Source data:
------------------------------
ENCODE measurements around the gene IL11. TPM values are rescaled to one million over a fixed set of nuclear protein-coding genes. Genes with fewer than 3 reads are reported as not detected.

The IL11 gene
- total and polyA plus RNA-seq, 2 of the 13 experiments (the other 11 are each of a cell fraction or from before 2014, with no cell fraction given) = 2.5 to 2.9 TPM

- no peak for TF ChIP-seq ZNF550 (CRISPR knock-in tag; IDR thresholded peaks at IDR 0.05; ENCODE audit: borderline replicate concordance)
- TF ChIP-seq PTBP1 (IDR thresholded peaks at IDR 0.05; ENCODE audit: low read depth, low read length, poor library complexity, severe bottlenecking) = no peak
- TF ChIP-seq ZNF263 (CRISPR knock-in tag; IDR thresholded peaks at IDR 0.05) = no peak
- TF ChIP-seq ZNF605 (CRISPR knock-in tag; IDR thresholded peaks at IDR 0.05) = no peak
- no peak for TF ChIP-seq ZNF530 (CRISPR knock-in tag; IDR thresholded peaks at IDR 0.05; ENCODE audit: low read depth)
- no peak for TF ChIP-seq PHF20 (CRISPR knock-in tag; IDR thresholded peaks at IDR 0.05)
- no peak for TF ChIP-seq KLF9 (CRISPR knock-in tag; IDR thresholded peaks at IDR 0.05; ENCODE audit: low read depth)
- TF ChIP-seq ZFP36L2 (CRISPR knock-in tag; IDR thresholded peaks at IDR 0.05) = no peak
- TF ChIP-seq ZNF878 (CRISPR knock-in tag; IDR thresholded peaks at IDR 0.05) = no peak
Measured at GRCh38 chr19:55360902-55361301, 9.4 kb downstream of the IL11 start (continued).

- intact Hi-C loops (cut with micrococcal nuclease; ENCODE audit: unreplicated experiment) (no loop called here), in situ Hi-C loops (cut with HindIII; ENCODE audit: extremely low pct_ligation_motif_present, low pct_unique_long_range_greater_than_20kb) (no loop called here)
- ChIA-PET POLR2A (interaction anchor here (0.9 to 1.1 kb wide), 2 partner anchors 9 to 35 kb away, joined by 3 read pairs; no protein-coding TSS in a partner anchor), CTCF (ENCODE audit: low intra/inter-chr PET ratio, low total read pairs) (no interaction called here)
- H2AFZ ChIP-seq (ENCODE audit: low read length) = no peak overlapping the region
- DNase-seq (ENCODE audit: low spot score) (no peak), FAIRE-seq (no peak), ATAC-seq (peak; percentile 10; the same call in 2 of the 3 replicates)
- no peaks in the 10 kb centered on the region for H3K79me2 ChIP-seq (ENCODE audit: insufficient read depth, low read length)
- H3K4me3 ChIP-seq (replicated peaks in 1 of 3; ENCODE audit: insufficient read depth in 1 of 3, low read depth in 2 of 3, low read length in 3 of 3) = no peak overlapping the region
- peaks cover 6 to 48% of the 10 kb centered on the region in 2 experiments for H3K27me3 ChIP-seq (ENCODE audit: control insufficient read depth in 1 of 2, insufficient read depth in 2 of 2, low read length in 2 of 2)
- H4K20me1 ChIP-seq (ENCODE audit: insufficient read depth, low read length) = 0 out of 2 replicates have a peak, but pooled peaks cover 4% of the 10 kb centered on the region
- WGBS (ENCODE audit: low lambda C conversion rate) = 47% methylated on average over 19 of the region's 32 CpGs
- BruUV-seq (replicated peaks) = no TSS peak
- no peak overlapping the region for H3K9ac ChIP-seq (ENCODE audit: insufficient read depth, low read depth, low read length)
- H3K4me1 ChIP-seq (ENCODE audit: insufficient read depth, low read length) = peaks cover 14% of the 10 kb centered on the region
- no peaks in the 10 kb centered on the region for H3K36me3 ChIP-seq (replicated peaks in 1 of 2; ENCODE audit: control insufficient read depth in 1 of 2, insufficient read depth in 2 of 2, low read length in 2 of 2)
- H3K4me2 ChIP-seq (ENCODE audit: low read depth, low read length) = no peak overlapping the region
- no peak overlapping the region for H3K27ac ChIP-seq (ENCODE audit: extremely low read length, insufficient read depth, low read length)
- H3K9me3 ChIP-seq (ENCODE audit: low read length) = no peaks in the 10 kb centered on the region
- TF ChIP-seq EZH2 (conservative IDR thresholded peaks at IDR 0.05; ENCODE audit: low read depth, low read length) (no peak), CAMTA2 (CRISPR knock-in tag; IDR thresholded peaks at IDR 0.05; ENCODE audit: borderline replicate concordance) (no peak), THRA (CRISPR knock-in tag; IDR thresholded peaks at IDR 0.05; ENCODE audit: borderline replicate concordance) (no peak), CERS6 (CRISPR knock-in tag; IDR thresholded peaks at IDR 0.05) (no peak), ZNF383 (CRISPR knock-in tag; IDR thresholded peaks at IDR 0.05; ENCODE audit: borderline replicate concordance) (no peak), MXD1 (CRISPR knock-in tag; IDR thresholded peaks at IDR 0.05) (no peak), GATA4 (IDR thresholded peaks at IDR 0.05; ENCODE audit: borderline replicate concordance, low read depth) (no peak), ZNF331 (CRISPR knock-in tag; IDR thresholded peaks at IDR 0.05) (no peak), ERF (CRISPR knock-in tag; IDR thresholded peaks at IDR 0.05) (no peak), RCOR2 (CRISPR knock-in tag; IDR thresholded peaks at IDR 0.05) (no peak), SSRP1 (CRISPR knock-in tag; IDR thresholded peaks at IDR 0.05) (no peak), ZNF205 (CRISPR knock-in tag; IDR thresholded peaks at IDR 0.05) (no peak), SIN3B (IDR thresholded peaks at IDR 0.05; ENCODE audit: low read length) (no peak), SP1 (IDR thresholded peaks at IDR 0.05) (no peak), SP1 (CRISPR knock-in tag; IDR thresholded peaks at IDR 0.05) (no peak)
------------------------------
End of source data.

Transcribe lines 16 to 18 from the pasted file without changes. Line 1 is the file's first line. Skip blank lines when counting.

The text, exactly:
- H2AFZ ChIP-seq (ENCODE audit: low read length) = no peak overlapping the region
- DNase-seq (ENCODE audit: low spot score) (no peak), FAIRE-seq (no peak), ATAC-seq (peak; percentile 10; the same call in 2 of the 3 replicates)
- no peaks in the 10 kb centered on the region for H3K79me2 ChIP-seq (ENCODE audit: insufficient read depth, low read length)